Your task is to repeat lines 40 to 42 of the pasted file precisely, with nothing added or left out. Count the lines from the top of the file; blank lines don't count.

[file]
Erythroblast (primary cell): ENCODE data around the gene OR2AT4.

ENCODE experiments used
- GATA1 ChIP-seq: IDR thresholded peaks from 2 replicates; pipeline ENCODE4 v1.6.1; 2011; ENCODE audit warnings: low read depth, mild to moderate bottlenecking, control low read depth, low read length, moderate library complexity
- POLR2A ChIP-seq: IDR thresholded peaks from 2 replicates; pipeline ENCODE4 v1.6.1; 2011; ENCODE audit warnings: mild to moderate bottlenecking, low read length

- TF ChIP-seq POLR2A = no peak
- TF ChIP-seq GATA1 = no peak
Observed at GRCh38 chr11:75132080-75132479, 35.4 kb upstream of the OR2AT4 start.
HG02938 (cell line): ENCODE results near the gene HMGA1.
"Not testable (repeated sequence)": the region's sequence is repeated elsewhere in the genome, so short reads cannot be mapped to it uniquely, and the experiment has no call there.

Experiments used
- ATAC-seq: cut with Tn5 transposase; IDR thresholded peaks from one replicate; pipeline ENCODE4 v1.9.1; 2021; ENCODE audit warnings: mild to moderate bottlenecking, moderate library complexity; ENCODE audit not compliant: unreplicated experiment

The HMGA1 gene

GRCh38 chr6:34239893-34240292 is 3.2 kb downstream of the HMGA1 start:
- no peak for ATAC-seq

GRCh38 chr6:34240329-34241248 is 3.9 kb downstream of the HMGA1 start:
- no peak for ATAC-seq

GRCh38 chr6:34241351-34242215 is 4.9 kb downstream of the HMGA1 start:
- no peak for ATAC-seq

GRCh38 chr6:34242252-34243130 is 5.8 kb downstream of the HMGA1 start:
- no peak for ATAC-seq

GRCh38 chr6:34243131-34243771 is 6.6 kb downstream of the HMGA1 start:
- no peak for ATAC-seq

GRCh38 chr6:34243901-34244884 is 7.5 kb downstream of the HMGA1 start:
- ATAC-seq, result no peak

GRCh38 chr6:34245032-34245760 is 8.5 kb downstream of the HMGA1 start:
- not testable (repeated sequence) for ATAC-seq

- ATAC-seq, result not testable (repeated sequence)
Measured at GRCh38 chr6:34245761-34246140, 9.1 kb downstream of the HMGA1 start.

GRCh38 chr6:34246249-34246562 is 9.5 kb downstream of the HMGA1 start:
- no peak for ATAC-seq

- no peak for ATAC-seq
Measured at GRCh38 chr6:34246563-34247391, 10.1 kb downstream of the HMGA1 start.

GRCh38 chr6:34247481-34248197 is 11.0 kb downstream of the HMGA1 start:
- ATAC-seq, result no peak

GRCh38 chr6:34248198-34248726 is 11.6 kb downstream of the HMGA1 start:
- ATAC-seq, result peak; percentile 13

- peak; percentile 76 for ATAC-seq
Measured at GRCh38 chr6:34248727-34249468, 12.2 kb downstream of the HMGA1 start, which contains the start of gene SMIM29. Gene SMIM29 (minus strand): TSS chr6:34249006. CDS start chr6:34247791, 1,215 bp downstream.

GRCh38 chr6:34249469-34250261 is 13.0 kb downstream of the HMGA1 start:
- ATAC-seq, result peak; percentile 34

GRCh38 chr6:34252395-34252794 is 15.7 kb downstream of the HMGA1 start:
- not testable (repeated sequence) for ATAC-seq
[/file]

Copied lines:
- ATAC-seq, result peak; percentile 34

GRCh38 chr6:34252395-34252794 is 15.7 kb downstream of the HMGA1 start:
- not testable (repeated sequence) for ATAC-seq